in: Reviews

November 11, 2010

Virtuosic Unity from Imani Winds

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The New York-based quintet, Imani Winds, performed an eclectic array of mostly 20th- and 21st-century works at the Isabella Stewart Gardner Museum on Sunday, Nov. 7. The concert experience given by Imani Winds is without doubt linked to the group’s enormous success as a touring and recording chamber ensemble. While performing a substantial program of relentlessly difficult music, the group constantly engaged the audience in informal discussion on the pieces – thus bringing the aesthetic approach to wind music from Elliot Carter to as comparable a level of audience accessibility as Piazzolla.

The only pre-20th-century piece on the program was an arrangement of Mendelssohn’s Midsummer Night’s Dream “Scherzo.” The arrangement still contained some modern flair, since the piece concentrates a tremendous amount of busy figuration from a larger ensemble into five instruments, with seemingly no downscaling of complexity. Flutist Valerie Coleman was hardly given a single chance to breathe in this arrangement, but lost none of her vibrancy along the way. The group displays an exciting sense of unity: a special, virtuosic kind of unity that teeters between feeling organic and mechanical, which was an unfailing virtue of the performances throughout the program.

Jason Moran’s Cane revealed some of the top-notch music that Imani Wind’s commissioning efforts are contributing to the wind quintet repertoire. The programmatic narrative of the piece followed the story of Marie Thérèse Metoyer or “Coincoin,” a freed slave who became a successful businesswoman and an icon of Créole culture in Louisiana. Moran’s connection to Coincoin goes beyond that of regional influence, as he is in fact one of her descendants. The style of the first three movements were largely characterized by shifting contrapuntal rhythmic textures underneath alluring melodies. The piece moves forward at a swift rate, having at least some grounding in post-minimalist techniques. The final movement wails in a contrasting, loose Dixieland idiom.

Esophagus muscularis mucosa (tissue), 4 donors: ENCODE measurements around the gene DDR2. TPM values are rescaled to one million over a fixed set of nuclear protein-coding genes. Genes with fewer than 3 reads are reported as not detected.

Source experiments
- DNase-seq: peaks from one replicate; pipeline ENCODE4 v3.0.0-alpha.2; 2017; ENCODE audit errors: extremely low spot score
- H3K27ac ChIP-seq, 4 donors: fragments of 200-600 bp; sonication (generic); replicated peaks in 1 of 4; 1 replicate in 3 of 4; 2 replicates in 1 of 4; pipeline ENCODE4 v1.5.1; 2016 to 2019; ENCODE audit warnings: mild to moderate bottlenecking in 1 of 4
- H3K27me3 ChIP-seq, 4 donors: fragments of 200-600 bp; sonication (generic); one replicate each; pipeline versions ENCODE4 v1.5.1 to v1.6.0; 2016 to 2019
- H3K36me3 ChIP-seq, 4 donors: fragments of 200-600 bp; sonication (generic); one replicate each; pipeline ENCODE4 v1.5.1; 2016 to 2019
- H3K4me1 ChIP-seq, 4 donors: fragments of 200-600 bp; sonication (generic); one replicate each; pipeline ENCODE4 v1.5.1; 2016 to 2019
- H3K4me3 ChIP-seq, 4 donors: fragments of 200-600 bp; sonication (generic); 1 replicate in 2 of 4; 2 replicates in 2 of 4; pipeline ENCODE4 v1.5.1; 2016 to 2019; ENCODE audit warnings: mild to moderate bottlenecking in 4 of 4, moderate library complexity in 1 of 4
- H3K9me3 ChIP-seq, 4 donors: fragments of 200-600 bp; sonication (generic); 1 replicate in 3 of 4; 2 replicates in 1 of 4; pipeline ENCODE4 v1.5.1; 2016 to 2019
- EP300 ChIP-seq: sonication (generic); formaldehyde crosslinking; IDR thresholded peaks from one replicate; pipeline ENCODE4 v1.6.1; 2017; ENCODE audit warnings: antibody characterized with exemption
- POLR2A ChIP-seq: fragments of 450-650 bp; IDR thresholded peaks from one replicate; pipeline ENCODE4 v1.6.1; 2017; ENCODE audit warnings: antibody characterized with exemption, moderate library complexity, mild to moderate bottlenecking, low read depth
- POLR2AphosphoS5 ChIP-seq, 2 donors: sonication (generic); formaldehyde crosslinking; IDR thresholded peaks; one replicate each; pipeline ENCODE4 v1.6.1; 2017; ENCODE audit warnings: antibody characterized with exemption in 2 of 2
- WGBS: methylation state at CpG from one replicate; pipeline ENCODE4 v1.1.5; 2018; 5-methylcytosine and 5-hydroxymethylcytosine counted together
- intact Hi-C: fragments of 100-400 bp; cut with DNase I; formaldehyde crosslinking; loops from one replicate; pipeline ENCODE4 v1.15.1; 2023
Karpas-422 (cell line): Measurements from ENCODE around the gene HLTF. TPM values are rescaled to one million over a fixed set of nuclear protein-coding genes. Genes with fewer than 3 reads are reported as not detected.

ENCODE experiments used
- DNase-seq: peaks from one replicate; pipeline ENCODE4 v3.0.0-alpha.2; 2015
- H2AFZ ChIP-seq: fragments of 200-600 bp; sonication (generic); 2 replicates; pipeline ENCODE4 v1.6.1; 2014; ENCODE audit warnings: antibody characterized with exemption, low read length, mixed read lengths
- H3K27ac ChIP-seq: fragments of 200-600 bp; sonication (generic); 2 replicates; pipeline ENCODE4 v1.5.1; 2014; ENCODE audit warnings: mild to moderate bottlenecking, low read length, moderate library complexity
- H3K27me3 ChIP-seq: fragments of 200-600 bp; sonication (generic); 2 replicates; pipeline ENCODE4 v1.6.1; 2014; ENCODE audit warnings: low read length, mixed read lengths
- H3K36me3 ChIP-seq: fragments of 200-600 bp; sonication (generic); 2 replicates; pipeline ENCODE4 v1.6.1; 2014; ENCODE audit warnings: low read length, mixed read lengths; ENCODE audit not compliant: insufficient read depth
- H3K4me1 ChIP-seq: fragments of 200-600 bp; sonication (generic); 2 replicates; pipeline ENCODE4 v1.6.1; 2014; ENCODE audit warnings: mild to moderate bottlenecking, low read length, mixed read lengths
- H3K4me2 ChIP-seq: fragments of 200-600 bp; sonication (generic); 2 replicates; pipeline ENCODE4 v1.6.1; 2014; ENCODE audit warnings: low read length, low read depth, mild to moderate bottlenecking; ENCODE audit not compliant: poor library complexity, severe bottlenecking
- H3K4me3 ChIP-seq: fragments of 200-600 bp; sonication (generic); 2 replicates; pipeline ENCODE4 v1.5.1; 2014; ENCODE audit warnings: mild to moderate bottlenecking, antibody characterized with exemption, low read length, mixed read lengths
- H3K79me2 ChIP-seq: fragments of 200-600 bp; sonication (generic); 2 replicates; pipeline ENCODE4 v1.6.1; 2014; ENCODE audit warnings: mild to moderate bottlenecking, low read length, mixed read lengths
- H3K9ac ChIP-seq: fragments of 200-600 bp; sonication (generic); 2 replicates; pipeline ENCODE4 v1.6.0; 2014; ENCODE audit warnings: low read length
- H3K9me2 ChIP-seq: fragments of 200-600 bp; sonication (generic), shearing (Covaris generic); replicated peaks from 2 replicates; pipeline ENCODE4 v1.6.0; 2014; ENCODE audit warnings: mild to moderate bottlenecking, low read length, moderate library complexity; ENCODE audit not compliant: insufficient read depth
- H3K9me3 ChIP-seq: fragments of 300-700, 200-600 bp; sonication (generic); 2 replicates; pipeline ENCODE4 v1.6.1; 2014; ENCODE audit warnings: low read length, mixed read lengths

The two following works represented more established (though I dare say not quite as engaging) examples of the 20th-century chamber wind literature. Nielsen’s Neoclassical, pseudo-romantic Quintet for Winds has become a standard for wind quintets everywhere. The ensemble breathed color and life into the piece, and the tone of horn player Jeff Scott and bassoonist Monica Ellis fused nicely. But the variations, despite even the most extraordinary performances, are rather non-stimulating. Elliott Carter’s Quartet, a very early piece of the composer’s career, explores very limiting musical ideas over eight short etudes. The etudes sometimes feel like quirky composition exercises, but the closing movement delightfully pulls all of the materials together in a Fantasy that exhibits Carter’s colossal facility for counterpoint and convincing development.

Derek Bermel’s Wanderings integrates Jewish and Muslim influences into its first movement. West African rhythms are the root of the second movement, “Two Songs from Nandom.” There seemed to be little material that ties the two movements together, which was perhaps the motivation for the title. The first movement, “Gift of Life,” contained some interesting effects, and clarinetist Mariam Adam seemed completely comfortable with the Yiddish stylizations demanded by the piece. Interestingly, the bassoon was even asked to bend pitches in Klezmer fashion, which made for some really interesting ensemble sounds. The piece barely scratches the surface of the cultural dichotomies it claims to engage, but works quite well on a purely musical level.

Closing the concert was horn player Jeff Scott’s arrangement of Piazzolla’s Libertango. In addition to being a talented instrumentalist, Scott shows deft facility for orchestrating for the finicky medium that is the wind quintet. Coleman once again danced the off-axis tango melodies with virtuosic spectacle. Ellis’s tone and dynamic control was deserving of awe, as was the agility of oboist Toyin Spellman-Diaz. Libertango was a fun, high-energy close to an exceptional performance.

Peter Van Zandt Lane is a composer and bassoonist who performs regularly in the Boston area. He is currently pursuing a Ph.D in Music Composition and Theory at Brandeis University.

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